The Mid-Autumn Festival

11:09 | 23/09/2019 Culture & Art

(VEN) - Vietnam celebrates hundreds of festivals each year, a testament to its rich traditional culture. In addition to Tet, the Lunar New Year that generally falls in February or March, the Mid-Autumn Festival marks the fall harvest season and features particular participation by children.

the mid autumn festival

In the past, the festival was a time to enjoy the successful reaping of rice and wheat with food offerings made in honor of the moon. Today, it is still an occasion for outdoor reunions among friends and relatives to eat mooncakes and watch the moon, a symbol of harmony and unity.

It is held on the 15th day of the 8th lunar month (often in September or early October) in the middle of autumn. On this day, adults and parents prepare many different foods - moon cakes, candies, biscuits, jellies, and fruit, such as grapefruit, longan, bananas, apples, mango, etc. All of them are designed with various symbols and/or shaped like animals such as dog, cat, and mouse.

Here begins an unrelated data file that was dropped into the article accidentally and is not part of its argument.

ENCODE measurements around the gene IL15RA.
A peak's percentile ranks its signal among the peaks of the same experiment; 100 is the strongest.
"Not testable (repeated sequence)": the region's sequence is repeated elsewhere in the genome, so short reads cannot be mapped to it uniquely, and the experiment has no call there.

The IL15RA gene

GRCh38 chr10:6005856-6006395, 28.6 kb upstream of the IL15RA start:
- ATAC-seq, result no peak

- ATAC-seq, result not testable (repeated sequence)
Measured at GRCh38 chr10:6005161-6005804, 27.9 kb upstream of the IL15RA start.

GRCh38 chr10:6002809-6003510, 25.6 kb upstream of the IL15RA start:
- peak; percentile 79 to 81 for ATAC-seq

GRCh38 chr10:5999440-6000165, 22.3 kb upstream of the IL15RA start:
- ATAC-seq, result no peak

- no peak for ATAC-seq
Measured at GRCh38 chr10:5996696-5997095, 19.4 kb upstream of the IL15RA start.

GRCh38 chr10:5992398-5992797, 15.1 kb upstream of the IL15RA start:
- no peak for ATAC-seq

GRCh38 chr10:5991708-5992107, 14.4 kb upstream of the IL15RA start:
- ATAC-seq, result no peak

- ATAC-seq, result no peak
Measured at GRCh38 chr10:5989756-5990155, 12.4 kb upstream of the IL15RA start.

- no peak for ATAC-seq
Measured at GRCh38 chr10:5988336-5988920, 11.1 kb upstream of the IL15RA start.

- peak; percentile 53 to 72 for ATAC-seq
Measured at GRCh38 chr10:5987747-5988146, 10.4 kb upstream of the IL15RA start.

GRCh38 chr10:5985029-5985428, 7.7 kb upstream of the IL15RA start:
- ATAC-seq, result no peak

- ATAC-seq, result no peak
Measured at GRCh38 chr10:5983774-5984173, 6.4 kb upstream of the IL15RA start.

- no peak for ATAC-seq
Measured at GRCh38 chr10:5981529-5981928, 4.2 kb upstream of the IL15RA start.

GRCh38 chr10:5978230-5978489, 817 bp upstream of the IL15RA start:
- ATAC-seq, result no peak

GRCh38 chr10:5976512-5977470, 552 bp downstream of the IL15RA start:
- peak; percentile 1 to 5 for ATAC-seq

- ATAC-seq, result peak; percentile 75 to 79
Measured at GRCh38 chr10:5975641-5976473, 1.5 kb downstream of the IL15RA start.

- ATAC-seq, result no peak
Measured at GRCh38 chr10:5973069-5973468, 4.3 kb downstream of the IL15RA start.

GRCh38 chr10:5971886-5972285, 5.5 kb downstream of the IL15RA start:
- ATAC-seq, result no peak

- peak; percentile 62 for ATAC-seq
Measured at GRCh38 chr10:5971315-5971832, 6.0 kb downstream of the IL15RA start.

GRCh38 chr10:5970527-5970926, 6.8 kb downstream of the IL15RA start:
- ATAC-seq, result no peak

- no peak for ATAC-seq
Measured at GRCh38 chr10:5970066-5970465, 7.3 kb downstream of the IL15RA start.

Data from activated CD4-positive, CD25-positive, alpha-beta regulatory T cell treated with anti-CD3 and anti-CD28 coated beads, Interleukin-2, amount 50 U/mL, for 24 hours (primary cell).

Moon cakes, a rich pastry typically filled with sweet-bean or lotus-seed paste, are unique to this celebration.

the mid autumn festival

In addition, children are provided with lanterns in various shapes - star lanterns, flower lanterns and diverse funny masks such as clown mask, lion mask, prince or princess mask for the special performance on the evening of the full moon.

The children, bearing the beautiful lanterns and wearing funny masks, perform lion dances, and sing folklore songs in the grounds of their homes or on the streets when the moon is rising.

Nowadays, although some of the traditional toys have been replaced by modern ones, the meaning and the performance have been preserved and developed.

the mid autumn festival
the mid autumn festival

Can Dung